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Local resident turns pieces of old barn board into patriotic art




Written By CONSTANCE SCRAFIELD

If you ever happen to visit Ian and Debbie Fairley, you can pick up, for  yourself or another person, a Canadian “flag” made from very old barn board. Mr. Fairley has a small business making these flags of assorted sizes and sentimental, patriotic and “old sayings” signs from old barn board.

To those of you who are not sure what an “old barn board” is, let us elucidate: this is a board or a piece of plank of wood taken from one of the very many antique (read 90 plus years) barns that still stand and are more or less deserted and falling apart. In that the boards can be dated back to the early 1800's or, even, by dint of being seeds in the ground, in the mid-1700's, they are valuable antiques and the embellishments that have been placed upon them carry their own merit.

“When I was a boy,” Mr Fairley told the Citizen during a conversation in the trailer he has on his Garafraxa Woods property that is filled with his boards and flags, “my grandmother impressed me with her dislike of Canada. She came from Scotland and was always talking about the old country and how much she missed it. But, in grade 13, a teacher, Quentin Stanford, he instilled in me Canada, Canada, Canada. He told his students that you can love the country you come from but Canada is the best country in the world.”

Indeed, Mr. Fairley and his wife, Debbie, have sought to confirm just how wonderful Canada is by transversing it back and forth from all the oceans to each other. They found the answer is, for them, Canada is the best country in the world.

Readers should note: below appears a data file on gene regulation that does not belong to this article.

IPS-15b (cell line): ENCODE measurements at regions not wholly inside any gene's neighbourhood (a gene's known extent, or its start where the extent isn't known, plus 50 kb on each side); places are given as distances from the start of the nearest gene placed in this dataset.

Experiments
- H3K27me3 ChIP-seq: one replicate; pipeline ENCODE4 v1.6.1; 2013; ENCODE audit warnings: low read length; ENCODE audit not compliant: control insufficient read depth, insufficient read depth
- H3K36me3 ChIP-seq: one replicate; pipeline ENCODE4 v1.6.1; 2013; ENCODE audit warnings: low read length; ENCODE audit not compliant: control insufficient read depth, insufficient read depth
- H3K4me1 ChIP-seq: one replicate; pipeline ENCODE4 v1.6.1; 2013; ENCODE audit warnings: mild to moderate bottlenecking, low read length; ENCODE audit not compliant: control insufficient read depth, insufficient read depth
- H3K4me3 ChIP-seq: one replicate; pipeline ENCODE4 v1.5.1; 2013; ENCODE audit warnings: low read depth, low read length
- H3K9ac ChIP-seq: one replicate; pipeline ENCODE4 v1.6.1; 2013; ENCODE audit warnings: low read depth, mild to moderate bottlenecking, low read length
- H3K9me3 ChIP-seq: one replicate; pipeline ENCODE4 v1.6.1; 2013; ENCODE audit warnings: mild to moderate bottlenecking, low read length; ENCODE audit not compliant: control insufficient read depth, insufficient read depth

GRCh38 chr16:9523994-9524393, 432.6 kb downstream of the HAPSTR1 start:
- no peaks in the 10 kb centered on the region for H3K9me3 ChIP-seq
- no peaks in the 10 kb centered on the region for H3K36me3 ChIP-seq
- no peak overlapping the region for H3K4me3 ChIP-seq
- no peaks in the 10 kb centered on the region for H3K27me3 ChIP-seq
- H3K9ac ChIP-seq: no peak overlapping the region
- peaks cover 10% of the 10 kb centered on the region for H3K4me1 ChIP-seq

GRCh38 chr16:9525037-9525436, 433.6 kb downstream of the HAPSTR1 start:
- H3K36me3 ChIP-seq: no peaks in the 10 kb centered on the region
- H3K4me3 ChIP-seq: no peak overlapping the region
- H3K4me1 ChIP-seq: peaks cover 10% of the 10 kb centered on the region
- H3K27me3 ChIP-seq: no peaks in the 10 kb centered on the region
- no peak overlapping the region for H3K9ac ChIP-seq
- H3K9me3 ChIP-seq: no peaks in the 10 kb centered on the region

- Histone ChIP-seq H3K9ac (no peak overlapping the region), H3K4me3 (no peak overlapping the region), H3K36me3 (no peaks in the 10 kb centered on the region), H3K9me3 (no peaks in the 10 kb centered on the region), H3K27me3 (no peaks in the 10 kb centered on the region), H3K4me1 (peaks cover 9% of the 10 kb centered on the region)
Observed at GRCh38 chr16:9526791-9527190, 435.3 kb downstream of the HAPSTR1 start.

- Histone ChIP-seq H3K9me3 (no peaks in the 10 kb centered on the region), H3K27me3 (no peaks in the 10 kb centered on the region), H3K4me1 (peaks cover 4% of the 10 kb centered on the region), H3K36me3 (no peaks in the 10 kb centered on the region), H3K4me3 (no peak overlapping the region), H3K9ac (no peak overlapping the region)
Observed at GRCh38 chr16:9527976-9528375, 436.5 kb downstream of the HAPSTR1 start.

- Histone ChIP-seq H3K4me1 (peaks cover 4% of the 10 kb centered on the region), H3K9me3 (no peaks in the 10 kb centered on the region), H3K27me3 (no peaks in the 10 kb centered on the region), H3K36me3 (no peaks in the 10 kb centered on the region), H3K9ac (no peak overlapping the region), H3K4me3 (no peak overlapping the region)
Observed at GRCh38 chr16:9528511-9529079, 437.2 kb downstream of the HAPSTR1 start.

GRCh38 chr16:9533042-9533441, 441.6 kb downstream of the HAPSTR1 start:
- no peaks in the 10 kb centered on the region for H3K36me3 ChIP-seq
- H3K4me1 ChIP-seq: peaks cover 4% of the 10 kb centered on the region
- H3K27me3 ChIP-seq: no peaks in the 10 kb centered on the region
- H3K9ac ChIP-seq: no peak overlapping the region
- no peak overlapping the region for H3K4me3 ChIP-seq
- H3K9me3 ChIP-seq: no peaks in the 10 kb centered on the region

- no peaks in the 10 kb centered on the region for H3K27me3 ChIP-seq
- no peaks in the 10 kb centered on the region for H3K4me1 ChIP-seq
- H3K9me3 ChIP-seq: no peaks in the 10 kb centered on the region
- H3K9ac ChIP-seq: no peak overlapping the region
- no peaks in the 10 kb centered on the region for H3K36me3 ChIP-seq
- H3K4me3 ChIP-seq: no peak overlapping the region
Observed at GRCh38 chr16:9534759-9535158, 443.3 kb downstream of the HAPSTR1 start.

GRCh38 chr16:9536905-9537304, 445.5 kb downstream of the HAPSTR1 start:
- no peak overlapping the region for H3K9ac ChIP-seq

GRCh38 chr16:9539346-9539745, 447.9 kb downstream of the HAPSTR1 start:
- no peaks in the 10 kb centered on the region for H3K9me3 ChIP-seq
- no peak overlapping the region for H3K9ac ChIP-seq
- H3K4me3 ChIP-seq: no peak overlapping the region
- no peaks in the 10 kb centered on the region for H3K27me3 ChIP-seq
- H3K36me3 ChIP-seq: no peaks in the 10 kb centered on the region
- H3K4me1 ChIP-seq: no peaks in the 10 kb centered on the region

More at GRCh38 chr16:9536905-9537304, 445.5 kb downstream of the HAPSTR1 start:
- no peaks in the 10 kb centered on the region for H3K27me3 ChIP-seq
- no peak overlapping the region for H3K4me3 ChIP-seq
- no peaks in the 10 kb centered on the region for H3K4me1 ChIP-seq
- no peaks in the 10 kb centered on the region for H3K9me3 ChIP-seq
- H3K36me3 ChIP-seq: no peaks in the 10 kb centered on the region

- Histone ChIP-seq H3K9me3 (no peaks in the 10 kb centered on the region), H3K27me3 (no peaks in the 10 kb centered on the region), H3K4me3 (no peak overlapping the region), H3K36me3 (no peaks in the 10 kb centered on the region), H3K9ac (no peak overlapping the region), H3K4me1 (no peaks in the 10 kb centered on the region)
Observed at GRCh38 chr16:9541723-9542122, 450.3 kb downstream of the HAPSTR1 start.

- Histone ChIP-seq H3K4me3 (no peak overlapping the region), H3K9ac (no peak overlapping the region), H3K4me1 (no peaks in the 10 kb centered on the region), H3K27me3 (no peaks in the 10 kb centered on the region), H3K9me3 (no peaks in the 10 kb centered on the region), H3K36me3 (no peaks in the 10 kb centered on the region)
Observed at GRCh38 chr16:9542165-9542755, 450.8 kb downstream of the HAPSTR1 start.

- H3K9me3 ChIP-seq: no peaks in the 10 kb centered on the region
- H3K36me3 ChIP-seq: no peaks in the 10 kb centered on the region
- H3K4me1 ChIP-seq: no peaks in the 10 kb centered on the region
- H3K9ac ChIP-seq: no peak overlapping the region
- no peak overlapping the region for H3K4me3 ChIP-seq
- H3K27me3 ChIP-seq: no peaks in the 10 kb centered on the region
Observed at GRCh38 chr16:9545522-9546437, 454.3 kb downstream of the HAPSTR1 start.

Mr Fairley is himself a retired high school teacher; his subjects were Canadian geography and physical education. He related that when the new trade school, W. J. Fenton  (now Turner Fenton) Secondary School was built in Brampton, he taught there.

“It was the first trade/vocation school: half the day was in the shops, with hands on training; half academic,” he said. “We've stayed in touch with some of the teachers. We took the Brampton students to the Arctic with an federal government program, Open House. It was wonderful but it was shut down.”

Like so many teachers who worked for decades and still see some of their students, Mr. Fairley commented, “Many kids that I taught are grandparents now. One is the owner of a restaurant; another has been a successful jockey – he'd skip class and I'd find out he'd been to Woodbine. Some kids are really successful even without being able to read [well].”

Back to the flags: not all are made from antique wood. Nowadays, Mr. Fairley is also using pressure treated new wood – still a wooden flag, suitable for outdoor display, still looks old. As to his branching out from strictly planting the red maple leaf on boards of various vintages and sizes, he has a line of old sayings, sometimes poetry, and photos of whatever strikes his fancy. There are cows, Stephen Leacock, old family [not his] photos and more; many have information or notes about the plaque itself on the back, its age and history.

He began this enterprise as a hobby to give him something to do during the winter, to keep his hands and imagination busy.

As all the plaques are made to be hung out of doors, if wanted, Mr. Fairley has been careful about how he applies the paper to the wood. “It's a secret method,” he joked, “I use glue. But then, I varnish them so they can be outside.

“My son made the first one,” he remarked.”I expanded on the flags when I found a [good] source of old wood.”

Ian and Debbie Fairley now have three granddaughters, all very young, to whom they are very attached. One comes to them nearly every day while her mother, their daughter, works, bringing the puppy with her.

In fact, the money they make from the sale of the wooden flags, etc. is going into funds for the grandchildren's education.

“This house is the epicentre for our kids,” said Mrs. Fairley. “We really enjoy that.”

For further information and how to see and purchase one of his flags and otherwise, his email is ifairley@sympatico.ca.

 

 


Post date: 2018-07-05 13:46:24
Post date GMT: 2018-07-05 17:46:24
Post modified date: 2018-07-05 13:46:24
Post modified date GMT: 2018-07-05 17:46:24

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